Yeah, But Will It Print?

Hi, dekeOlytes. So over at, there’s a free InDesign FX movie every other week from master effecter Mike Rankin. Mike’s techniques are very cool, and made from 100% pure InDesign (so they’re extra healthy). Thing is, a few people have been asking if Mike’s effects will actually survive the printing process. And this week Mike shares this free video that explains why—as long as you’re diligent—the answer is yes. I thought I’d share the movie (above) and the post (below) where Mike considered the intricacies and shared his five tips for getting good print results:

If you are designing and producing layouts for print, “Will it print?” is the most important question. It’s where the rubber meets the road, or in the case of an offset printing press, where the rubber meets the paper.

I can totally understand the desire for caution and even a bit of apprehension associated with printing transparency FX. There’s no Undo button on a printing press. In everyone’s work, there are deadlines that must be met, and often a lot of money at stake, and things have to work. At one point in my career I worked as a prepress specialist for a large publisher. It was my job to process PDFs that were used to print our books using Kodak’s Prinergy system, which many commercial printers use. We bought Prinergy because we had very complex files and we had experienced difficulties in the past getting them printed the way we wanted. We decided to take full responsibility and control over everything print-related: transparency flattening, color management, overprinting, trapping, you name it. And it worked. We got the results we wanted, and it was exciting to have almost end-to-end control of the workflow, from prototype to printing press.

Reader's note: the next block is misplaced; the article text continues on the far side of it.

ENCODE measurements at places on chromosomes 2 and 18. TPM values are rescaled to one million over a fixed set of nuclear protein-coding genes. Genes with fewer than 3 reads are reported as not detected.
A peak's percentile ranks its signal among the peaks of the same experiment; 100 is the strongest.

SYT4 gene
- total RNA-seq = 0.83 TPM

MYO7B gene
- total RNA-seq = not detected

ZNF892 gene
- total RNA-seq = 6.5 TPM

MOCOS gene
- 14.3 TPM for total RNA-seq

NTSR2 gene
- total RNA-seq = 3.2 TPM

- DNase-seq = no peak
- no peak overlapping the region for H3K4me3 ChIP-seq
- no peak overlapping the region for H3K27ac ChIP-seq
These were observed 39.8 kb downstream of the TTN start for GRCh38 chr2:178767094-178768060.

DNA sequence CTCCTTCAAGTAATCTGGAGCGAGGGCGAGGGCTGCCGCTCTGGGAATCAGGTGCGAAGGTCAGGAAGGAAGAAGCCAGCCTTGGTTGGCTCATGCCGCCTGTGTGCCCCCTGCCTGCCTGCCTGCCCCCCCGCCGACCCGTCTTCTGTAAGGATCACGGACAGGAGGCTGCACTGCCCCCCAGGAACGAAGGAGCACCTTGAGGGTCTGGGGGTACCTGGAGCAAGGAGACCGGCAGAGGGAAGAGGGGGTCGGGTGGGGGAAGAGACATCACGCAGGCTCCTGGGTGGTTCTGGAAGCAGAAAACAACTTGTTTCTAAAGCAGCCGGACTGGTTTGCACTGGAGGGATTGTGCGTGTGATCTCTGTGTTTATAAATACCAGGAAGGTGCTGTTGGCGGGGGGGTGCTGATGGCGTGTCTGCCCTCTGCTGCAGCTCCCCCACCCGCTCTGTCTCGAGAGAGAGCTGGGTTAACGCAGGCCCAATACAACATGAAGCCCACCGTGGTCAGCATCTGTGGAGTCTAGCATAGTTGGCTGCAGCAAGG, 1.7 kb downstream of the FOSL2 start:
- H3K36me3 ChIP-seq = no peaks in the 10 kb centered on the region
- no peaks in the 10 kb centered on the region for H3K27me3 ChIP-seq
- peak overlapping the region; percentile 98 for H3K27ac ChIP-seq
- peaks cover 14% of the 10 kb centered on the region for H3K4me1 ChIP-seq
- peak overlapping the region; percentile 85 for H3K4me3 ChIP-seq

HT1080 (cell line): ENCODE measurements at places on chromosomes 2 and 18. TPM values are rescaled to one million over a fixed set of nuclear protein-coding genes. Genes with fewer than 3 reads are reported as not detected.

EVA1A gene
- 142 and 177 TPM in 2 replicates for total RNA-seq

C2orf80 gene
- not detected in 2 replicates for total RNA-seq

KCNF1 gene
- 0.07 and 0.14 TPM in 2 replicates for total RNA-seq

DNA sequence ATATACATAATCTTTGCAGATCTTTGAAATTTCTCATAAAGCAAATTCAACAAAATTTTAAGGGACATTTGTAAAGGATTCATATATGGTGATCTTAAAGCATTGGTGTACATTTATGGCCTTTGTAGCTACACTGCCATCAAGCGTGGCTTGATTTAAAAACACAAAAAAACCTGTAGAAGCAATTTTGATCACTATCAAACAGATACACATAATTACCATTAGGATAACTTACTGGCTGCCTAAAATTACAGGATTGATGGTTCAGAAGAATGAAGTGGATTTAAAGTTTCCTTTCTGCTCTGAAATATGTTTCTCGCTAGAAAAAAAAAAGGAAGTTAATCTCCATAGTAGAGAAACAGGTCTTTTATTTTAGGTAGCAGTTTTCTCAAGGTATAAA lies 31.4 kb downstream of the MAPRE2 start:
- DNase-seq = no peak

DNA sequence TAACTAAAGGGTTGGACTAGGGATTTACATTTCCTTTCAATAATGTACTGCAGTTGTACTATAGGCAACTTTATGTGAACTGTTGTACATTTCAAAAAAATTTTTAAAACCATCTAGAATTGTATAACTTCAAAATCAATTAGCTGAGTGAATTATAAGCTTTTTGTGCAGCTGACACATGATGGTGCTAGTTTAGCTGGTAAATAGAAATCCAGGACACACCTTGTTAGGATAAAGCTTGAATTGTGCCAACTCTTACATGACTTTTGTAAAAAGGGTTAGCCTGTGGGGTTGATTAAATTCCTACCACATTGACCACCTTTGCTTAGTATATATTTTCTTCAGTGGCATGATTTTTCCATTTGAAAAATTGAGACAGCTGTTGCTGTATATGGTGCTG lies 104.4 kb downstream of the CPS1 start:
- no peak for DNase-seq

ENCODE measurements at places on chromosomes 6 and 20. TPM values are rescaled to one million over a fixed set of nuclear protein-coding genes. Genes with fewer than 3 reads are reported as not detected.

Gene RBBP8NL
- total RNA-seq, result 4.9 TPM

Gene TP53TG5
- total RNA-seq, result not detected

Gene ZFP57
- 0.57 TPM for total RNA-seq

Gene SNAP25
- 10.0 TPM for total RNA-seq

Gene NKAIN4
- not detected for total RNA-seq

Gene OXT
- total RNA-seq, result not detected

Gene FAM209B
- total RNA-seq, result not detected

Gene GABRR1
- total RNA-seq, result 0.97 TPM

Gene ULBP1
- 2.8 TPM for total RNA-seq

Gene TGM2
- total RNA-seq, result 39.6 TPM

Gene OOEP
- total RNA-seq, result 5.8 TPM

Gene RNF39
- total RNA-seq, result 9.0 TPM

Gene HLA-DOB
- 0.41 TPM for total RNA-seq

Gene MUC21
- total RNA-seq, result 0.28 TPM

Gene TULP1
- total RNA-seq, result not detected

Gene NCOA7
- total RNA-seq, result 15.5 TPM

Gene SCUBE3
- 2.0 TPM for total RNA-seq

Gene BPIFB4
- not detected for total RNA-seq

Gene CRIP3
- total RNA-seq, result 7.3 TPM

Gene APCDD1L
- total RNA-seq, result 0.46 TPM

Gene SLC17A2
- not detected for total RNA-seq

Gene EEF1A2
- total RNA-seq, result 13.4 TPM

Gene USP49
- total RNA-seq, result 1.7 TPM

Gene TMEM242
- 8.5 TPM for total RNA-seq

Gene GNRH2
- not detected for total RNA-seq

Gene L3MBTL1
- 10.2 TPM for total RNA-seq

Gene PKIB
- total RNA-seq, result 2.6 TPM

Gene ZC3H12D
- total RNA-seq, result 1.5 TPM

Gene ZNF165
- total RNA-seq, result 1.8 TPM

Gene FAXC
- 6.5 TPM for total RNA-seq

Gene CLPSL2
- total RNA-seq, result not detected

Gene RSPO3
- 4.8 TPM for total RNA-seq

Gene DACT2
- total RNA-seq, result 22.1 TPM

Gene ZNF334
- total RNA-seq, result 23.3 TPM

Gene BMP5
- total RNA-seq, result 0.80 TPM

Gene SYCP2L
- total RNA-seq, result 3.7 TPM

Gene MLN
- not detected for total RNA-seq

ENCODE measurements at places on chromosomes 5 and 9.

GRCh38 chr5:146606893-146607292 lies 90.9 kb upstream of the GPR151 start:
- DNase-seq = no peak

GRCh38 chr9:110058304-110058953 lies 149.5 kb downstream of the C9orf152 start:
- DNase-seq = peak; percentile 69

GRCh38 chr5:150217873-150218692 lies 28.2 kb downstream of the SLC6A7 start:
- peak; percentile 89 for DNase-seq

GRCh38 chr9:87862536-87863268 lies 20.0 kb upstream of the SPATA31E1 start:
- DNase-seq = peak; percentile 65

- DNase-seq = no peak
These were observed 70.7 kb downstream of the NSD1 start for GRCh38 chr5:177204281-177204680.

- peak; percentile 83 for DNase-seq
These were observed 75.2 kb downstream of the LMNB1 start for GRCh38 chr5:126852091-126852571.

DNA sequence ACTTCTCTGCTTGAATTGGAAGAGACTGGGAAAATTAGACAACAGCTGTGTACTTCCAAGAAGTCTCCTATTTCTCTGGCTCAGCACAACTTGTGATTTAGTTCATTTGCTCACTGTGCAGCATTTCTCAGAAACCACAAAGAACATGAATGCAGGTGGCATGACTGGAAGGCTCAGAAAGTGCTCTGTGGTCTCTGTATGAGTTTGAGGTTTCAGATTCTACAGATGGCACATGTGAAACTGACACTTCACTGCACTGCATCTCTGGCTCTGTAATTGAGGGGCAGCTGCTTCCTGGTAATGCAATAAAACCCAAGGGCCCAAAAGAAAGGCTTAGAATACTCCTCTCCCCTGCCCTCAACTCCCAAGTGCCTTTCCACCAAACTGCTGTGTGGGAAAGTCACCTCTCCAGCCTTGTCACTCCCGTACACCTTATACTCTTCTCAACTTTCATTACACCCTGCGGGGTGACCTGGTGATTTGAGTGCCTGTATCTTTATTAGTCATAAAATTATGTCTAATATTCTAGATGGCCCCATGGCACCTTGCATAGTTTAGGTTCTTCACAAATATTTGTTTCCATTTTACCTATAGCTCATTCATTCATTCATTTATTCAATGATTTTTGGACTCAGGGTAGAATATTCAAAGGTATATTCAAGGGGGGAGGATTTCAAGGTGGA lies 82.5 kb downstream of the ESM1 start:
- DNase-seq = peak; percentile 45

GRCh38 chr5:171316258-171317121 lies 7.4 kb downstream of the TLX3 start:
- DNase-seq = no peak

Obviously that was a pretty unusual situation. Almost every designer is going to rely on someone else to output their work. And every situation is different. There are different workflows, different design requirements, different RIPs, different printing hardware. So ultimately “Will it print?” is a question without a single answer. I can definitively state that everything shown in the InDesign FX series can be printed, on anything from a desktop inkjet to a printing press. But the real question people are asking isn’t “Will it print?” but “How do I get it to print in my situation?” or “What steps do I have to take to get it to print?” Getting high-quality print output is not a passive thing but an active thing. That is why I spend most of time in this week’s video talking about how to work with your print vendor. I talk about communicating, testing, and proofing your work so you know what’s on the page will come out right.

To put things in context, I often like to point out that transparency is not new, cutting edge stuff. We’re not beta testers. The underlying technology is older than some of the people who use it. Its roots in PostScript are more than 2 years old. Acrobat has supported live transparency for more than 1 years. Postscript 3 came out in 1997. The Adobe PDF Print engine came out in spring 26 (when InDesign CS2 was the latest and greatest). So it’s OK to embrace this stuff and use it. Of course, even in this day and age, there are things that should be avoided, like applying blending modes to spot colored objects. That can lead to problems because the spot color will be separated where it blends, instead of staying where it belongs, on the spot plate. As long as there is ink and paper, there will be rules and best practices to follow. So as a bonus to accompany this week’s video, here are my Top 5 Tips for Getting FX to Print the Way You Want: